Well, it's over.


Okay, the New York City Unit is never really over until we've gotten back from our class trip to New York, and that won't happen for a few more days, but for the most part, the project itself is done.

Each year, I wind up the school year with a unit on the history and geography of New York City to get my 8th graders ready for their class trip and to keep them engaged during the slacky, "I'm-so-outa-here" last month of school.

(I've written about this before.)

Anyway, this year I decided to shake things up a little bit. The particular class we have this year is much more responsible and conscientious than most, and I felt like I needed to take the opportunity to try one, final, overly-ambitious idea while I still could. If there was a group of students who could pull it off, it would be these guys.

So, instead of having them write a term paper on a New York City topic or make a diorama, or something traditional, I asked each of them to pick their topic and make a movie about it. "Then," I said, "let's invite your families in for a New York City film festival. We'll call it the Deer-Becca Film Festival."

This is a really sweet, patient group of guys. They decided to run with the idea.

 They were allowed to work with a (one, only) partner or alone. I gave them a lot of latitude in what kind of movie they made - travel videos or historical re-enactments, or Common Craft videos - heck! Puppet theater, if they wanted. Here are the project instructions:
File Size: 600 kb
File Type: doc
Download File

When I have to give a lot of information to my students, I usually ask them if they want the good news or the bad news first. They almost always ask for the bad news first. That seems wise.


The Bad News

1) The intense, unending, hair-pulling, "what-the-HELL-was-I-thinking?" stress. Seriously, if I ever decide to try a brand-new, huge, overly-ambitious project and have it due on the last week of classes, could one of you please drive to wherever I am and punch me hard in the face?

2) Technical issues. I really needed to take a day or two to train all my students in how to use Windows Movie Maker and the difference between "saving" a movie and "publishing" it. I didn't think I could spare the time and this miscalculation really came back to bite me in the butt.

3) Organization. I'm not (to put it charitably) the most organized person in the world. My desk, which is generally too full and scary to work at in the best of times, completely failed to contain the workplace spillage during this past week and spread out to occupy a student desk and an additional table. In this mess, I managed to actually lose two students' projects. They were very good natured about this and gave me good oral presentations, but the whole thing was, if not an actual fiasco, pretty fiasco-esque.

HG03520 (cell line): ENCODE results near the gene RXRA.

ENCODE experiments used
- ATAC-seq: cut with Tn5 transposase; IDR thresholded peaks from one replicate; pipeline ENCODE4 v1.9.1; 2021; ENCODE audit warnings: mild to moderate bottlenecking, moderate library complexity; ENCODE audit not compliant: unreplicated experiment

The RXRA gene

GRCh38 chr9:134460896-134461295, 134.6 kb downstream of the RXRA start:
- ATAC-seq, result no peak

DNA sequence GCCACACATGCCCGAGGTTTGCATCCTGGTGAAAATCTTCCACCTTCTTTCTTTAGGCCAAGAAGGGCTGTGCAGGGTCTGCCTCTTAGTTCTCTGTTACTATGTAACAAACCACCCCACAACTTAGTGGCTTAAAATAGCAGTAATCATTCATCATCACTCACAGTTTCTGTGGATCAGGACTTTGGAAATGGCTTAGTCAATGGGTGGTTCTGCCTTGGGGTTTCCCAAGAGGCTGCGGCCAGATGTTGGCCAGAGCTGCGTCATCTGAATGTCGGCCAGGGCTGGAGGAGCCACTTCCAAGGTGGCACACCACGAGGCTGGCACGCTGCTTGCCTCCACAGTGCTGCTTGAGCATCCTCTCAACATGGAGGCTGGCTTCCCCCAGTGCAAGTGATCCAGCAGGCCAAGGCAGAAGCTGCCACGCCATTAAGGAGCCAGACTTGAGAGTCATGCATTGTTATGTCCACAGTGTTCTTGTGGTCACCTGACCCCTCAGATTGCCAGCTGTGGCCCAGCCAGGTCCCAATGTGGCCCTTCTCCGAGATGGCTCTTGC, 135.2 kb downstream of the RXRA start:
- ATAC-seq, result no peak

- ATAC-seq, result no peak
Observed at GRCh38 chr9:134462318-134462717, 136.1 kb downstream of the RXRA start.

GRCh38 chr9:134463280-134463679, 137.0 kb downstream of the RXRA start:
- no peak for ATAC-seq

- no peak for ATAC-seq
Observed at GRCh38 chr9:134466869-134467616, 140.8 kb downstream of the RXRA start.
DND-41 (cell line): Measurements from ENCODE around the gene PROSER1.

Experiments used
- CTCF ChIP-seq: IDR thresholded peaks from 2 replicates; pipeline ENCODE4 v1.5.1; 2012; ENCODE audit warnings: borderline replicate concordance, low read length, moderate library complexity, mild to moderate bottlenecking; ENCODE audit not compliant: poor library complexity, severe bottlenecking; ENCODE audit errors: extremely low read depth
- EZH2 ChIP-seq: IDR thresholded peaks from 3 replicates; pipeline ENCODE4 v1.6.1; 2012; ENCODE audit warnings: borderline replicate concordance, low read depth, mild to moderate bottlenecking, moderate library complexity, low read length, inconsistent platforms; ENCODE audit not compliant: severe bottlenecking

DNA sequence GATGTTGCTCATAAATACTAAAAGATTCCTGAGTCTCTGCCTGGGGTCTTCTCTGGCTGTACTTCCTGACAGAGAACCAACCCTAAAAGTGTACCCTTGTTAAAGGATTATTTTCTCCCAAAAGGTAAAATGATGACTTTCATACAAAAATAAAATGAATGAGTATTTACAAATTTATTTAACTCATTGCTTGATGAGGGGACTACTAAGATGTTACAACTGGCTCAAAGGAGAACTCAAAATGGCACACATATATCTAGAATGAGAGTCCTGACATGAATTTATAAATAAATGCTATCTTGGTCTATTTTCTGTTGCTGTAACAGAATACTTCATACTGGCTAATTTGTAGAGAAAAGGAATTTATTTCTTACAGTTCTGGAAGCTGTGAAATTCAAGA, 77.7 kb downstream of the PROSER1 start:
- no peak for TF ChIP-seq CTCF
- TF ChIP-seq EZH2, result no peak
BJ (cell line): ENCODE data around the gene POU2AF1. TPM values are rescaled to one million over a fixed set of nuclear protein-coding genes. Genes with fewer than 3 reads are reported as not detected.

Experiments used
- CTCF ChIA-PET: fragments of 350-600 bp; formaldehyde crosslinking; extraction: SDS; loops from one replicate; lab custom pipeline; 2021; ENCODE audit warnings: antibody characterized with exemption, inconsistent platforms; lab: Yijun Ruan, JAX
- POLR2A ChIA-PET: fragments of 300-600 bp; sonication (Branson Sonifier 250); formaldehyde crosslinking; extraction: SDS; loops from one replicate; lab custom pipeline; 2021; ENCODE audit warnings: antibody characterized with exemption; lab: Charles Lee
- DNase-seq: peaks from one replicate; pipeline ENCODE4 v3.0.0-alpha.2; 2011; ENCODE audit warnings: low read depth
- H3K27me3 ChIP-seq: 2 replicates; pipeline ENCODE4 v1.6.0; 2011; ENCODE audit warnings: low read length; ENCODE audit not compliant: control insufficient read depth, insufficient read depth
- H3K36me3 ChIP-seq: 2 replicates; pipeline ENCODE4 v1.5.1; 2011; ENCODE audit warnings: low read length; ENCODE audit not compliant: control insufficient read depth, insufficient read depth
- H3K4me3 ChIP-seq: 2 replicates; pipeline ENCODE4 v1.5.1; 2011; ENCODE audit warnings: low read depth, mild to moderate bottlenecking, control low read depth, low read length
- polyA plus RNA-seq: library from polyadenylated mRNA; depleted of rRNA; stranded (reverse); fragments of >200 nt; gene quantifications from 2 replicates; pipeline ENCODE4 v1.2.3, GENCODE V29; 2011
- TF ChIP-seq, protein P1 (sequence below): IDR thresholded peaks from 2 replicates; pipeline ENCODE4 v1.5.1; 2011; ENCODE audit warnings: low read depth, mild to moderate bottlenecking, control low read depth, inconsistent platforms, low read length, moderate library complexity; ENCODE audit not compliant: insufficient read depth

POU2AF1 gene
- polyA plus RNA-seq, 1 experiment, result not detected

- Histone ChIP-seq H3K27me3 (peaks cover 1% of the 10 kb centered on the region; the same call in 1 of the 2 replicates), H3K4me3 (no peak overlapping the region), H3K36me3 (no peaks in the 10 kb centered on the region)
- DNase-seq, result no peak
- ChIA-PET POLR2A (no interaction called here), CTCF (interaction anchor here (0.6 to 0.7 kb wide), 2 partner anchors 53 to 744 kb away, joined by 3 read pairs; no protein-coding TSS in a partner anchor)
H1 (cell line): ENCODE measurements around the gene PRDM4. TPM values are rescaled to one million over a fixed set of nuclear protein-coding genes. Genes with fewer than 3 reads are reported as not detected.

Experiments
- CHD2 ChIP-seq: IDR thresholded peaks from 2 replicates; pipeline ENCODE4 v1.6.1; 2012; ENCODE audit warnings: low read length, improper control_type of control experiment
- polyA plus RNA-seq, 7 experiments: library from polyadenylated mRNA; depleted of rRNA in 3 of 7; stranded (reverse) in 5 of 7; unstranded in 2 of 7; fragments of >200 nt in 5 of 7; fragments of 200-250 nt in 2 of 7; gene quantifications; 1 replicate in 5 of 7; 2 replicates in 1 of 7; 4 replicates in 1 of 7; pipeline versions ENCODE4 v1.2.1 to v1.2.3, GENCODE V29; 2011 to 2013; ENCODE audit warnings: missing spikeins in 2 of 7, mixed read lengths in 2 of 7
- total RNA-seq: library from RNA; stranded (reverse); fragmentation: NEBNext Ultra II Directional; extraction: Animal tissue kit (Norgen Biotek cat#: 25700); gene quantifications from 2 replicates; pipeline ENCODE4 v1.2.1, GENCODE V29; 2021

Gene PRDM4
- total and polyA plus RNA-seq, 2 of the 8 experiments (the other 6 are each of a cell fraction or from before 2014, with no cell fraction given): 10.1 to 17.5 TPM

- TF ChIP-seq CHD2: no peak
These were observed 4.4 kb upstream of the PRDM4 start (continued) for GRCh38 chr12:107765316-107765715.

4) There was a track meet the night of our film festival and many of the students and their parents couldn't be there.

Now for...

The Good News

1) The movies are really good. Some border on brilliant. Yes, they are definitely the work of 8th graders, which is to say goofy and sometimes not as factual as I'd like, but overall, they are really, REALLY good.

Here is an example:
2) A lot of parents showed up for the Film Festival. I was expecting fifteen or twenty people altogether, but even with the track meet, we easily had 65 or 70 people packed into my classroom - so many, in fact, that we had to cut the evening short before we ran out of oxygen and quite a few really good movies were never seen.

(Hmmm... Isn't that strange? The most polite, hard-working group of students we've had in living memory have unusually involved parents. What are the odds?)

3) The crowd really liked the movies. No, REALLY liked them. Not in a "This-is-my-child's-work-so-I'm-going-to-support-it-unconditionally" kind of way, but more in a, "Hey-Stanley-your-kid's-movie-is-a-work-of-freaking-genius-you-must-be-so-proud" kind of way. I was really proud of my school and the community I teach in that night. 

Here's an example of why:

I have a Special Education student who, for the purposes of this story, I'll call Charley. Charley is a really sweet guy, and actually pretty sharp, but he is cripplingly shy around strangers and suffers from a very, VERY severe speech impediment. His movie was pretty basic, though very good for him. The crowd gave him a very warm and completely uncondescending round of applause when his movie was over. There wasn't a single parent who rolled his or her eyes because this special needs kid got to show his movie when theirs didn't. Charley blushed so hard with pride that I thought his face was going to pop right off the front of his skull.

There are times when I could kiss the town of Deerfield, New Hampshire right on the face. (Or give it a firm handshake and buy it a beer.) ((Though, not usually during Town Meeting.))

More Good News

You can watch the movies.

I've created a new blog called, The Deer-Becca Film Festival. I've posted each of the videos as a separate blog post, so people can comment on individual videos. 

I encourage you to do so.

Overall, I'm pleased with this project. I'm definitely going to try the Film Festival idea again.

Just not during the last week of school.
6/13/2010 04:36:10

What a wonderful opportunity for your kids! Congratulations to them and to you for being (crazy?) brave enough to try such an ambitious project. I love the creativity and evidence of thought they demonstrated.

PS I taught with a guy who, when his desk was full, moved another one into the classroom. He began to to run out of space for other furniture!


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